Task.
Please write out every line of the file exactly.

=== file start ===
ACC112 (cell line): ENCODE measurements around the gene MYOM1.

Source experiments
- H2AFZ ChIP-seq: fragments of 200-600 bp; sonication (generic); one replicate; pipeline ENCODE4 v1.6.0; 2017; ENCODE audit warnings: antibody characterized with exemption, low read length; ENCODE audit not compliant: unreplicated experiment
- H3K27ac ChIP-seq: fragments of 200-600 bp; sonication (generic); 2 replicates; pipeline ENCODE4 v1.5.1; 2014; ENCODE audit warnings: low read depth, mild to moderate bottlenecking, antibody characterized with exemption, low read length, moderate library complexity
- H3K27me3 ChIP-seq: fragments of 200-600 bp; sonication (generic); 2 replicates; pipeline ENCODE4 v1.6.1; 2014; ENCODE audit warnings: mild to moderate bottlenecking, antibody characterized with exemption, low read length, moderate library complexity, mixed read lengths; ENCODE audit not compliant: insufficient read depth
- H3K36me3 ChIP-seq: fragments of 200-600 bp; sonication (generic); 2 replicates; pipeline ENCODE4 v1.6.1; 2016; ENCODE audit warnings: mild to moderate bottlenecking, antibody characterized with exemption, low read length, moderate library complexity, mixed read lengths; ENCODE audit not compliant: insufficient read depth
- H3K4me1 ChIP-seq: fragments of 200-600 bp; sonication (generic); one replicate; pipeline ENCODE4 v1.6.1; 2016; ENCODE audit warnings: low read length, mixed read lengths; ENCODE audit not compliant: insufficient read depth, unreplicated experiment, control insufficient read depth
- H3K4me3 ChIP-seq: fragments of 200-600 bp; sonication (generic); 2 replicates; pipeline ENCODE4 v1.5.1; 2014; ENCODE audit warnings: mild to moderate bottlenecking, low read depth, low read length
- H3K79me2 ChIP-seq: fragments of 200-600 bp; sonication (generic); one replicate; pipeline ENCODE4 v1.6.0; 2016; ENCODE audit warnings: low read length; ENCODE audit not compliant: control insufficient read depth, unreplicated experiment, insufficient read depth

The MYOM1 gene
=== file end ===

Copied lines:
ACC112 (cell line): ENCODE measurements around the gene MYOM1.

Source experiments
- H2AFZ ChIP-seq: fragments of 200-600 bp; sonication (generic); one replicate; pipeline ENCODE4 v1.6.0; 2017; ENCODE audit warnings: antibody characterized with exemption, low read length; ENCODE audit not compliant: unreplicated experiment
- H3K27ac ChIP-seq: fragments of 200-600 bp; sonication (generic); 2 replicates; pipeline ENCODE4 v1.5.1; 2014; ENCODE audit warnings: low read depth, mild to moderate bottlenecking, antibody characterized with exemption, low read length, moderate library complexity
- H3K27me3 ChIP-seq: fragments of 200-600 bp; sonication (generic); 2 replicates; pipeline ENCODE4 v1.6.1; 2014; ENCODE audit warnings: mild to moderate bottlenecking, antibody characterized with exemption, low read length, moderate library complexity, mixed read lengths; ENCODE audit not compliant: insufficient read depth
- H3K36me3 ChIP-seq: fragments of 200-600 bp; sonication (generic); 2 replicates; pipeline ENCODE4 v1.6.1; 2016; ENCODE audit warnings: mild to moderate bottlenecking, antibody characterized with exemption, low read length, moderate library complexity, mixed read lengths; ENCODE audit not compliant: insufficient read depth
- H3K4me1 ChIP-seq: fragments of 200-600 bp; sonication (generic); one replicate; pipeline ENCODE4 v1.6.1; 2016; ENCODE audit warnings: low read length, mixed read lengths; ENCODE audit not compliant: insufficient read depth, unreplicated experiment, control insufficient read depth
- H3K4me3 ChIP-seq: fragments of 200-600 bp; sonication (generic); 2 replicates; pipeline ENCODE4 v1.5.1; 2014; ENCODE audit warnings: mild to moderate bottlenecking, low read depth, low read length
- H3K79me2 ChIP-seq: fragments of 200-600 bp; sonication (generic); one replicate; pipeline ENCODE4 v1.6.0; 2016; ENCODE audit warnings: low read length; ENCODE audit not compliant: control insufficient read depth, unreplicated experiment, insufficient read depth

The MYOM1 gene